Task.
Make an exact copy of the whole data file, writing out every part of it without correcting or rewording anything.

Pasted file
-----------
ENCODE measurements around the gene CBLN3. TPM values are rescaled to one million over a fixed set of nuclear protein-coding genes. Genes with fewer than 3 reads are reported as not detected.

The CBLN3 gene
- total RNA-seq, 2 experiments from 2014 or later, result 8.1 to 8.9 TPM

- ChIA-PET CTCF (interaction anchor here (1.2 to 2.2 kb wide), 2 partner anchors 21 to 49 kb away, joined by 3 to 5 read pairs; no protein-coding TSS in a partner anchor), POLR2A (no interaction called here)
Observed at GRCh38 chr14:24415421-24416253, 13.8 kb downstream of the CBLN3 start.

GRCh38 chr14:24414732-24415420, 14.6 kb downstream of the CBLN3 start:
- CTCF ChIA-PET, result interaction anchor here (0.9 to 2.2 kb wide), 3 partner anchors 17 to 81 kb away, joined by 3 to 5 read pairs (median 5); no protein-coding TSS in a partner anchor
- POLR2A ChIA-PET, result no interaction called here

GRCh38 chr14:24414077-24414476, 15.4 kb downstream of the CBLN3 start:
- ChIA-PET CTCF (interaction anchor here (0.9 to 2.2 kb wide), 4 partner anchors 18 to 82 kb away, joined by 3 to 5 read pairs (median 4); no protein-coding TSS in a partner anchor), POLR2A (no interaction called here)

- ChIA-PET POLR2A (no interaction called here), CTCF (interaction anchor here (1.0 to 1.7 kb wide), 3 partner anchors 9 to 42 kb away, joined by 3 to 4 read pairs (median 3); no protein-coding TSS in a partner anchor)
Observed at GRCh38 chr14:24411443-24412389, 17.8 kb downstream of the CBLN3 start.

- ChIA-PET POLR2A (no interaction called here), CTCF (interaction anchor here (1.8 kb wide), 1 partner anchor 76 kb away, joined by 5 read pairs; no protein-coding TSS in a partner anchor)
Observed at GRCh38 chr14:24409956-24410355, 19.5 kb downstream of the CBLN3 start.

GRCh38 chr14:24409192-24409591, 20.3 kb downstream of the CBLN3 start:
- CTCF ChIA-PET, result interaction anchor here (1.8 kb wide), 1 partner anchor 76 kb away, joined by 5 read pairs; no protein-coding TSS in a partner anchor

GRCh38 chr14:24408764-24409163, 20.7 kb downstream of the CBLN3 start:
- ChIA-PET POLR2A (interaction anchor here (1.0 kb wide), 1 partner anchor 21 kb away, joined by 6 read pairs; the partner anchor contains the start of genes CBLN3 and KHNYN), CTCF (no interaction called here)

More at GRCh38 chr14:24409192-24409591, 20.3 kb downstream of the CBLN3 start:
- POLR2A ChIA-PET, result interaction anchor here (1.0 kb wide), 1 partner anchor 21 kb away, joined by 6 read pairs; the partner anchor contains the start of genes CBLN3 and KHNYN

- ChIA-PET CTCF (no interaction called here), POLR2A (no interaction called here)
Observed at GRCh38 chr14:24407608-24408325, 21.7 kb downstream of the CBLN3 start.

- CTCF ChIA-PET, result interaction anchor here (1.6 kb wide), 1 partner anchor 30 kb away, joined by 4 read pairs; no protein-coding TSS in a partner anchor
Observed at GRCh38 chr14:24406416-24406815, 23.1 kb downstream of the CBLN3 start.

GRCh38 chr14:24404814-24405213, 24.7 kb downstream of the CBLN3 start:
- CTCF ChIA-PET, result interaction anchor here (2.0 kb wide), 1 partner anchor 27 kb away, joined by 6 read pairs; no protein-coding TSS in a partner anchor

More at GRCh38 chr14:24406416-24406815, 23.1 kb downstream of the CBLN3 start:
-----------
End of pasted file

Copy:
ENCODE measurements around the gene CBLN3. TPM values are rescaled to one million over a fixed set of nuclear protein-coding genes. Genes with fewer than 3 reads are reported as not detected.

The CBLN3 gene
- total RNA-seq, 2 experiments from 2014 or later, result 8.1 to 8.9 TPM

- ChIA-PET CTCF (interaction anchor here (1.2 to 2.2 kb wide), 2 partner anchors 21 to 49 kb away, joined by 3 to 5 read pairs; no protein-coding TSS in a partner anchor), POLR2A (no interaction called here)
Observed at GRCh38 chr14:24415421-24416253, 13.8 kb downstream of the CBLN3 start.

GRCh38 chr14:24414732-24415420, 14.6 kb downstream of the CBLN3 start:
- CTCF ChIA-PET, result interaction anchor here (0.9 to 2.2 kb wide), 3 partner anchors 17 to 81 kb away, joined by 3 to 5 read pairs (median 5); no protein-coding TSS in a partner anchor
- POLR2A ChIA-PET, result no interaction called here

GRCh38 chr14:24414077-24414476, 15.4 kb downstream of the CBLN3 start:
- ChIA-PET CTCF (interaction anchor here (0.9 to 2.2 kb wide), 4 partner anchors 18 to 82 kb away, joined by 3 to 5 read pairs (median 4); no protein-coding TSS in a partner anchor), POLR2A (no interaction called here)

- ChIA-PET POLR2A (no interaction called here), CTCF (interaction anchor here (1.0 to 1.7 kb wide), 3 partner anchors 9 to 42 kb away, joined by 3 to 4 read pairs (median 3); no protein-coding TSS in a partner anchor)
Observed at GRCh38 chr14:24411443-24412389, 17.8 kb downstream of the CBLN3 start.

- ChIA-PET POLR2A (no interaction called here), CTCF (interaction anchor here (1.8 kb wide), 1 partner anchor 76 kb away, joined by 5 read pairs; no protein-coding TSS in a partner anchor)
Observed at GRCh38 chr14:24409956-24410355, 19.5 kb downstream of the CBLN3 start.

GRCh38 chr14:24409192-24409591, 20.3 kb downstream of the CBLN3 start:
- CTCF ChIA-PET, result interaction anchor here (1.8 kb wide), 1 partner anchor 76 kb away, joined by 5 read pairs; no protein-coding TSS in a partner anchor

GRCh38 chr14:24408764-24409163, 20.7 kb downstream of the CBLN3 start:
- ChIA-PET POLR2A (interaction anchor here (1.0 kb wide), 1 partner anchor 21 kb away, joined by 6 read pairs; the partner anchor contains the start of genes CBLN3 and KHNYN), CTCF (no interaction called here)

More at GRCh38 chr14:24409192-24409591, 20.3 kb downstream of the CBLN3 start:
- POLR2A ChIA-PET, result interaction anchor here (1.0 kb wide), 1 partner anchor 21 kb away, joined by 6 read pairs; the partner anchor contains the start of genes CBLN3 and KHNYN

- ChIA-PET CTCF (no interaction called here), POLR2A (no interaction called here)
Observed at GRCh38 chr14:24407608-24408325, 21.7 kb downstream of the CBLN3 start.

- CTCF ChIA-PET, result interaction anchor here (1.6 kb wide), 1 partner anchor 30 kb away, joined by 4 read pairs; no protein-coding TSS in a partner anchor
Observed at GRCh38 chr14:24406416-24406815, 23.1 kb downstream of the CBLN3 start.

GRCh38 chr14:24404814-24405213, 24.7 kb downstream of the CBLN3 start:
- CTCF ChIA-PET, result interaction anchor here (2.0 kb wide), 1 partner anchor 27 kb away, joined by 6 read pairs; no protein-coding TSS in a partner anchor

More at GRCh38 chr14:24406416-24406815, 23.1 kb downstream of the CBLN3 start: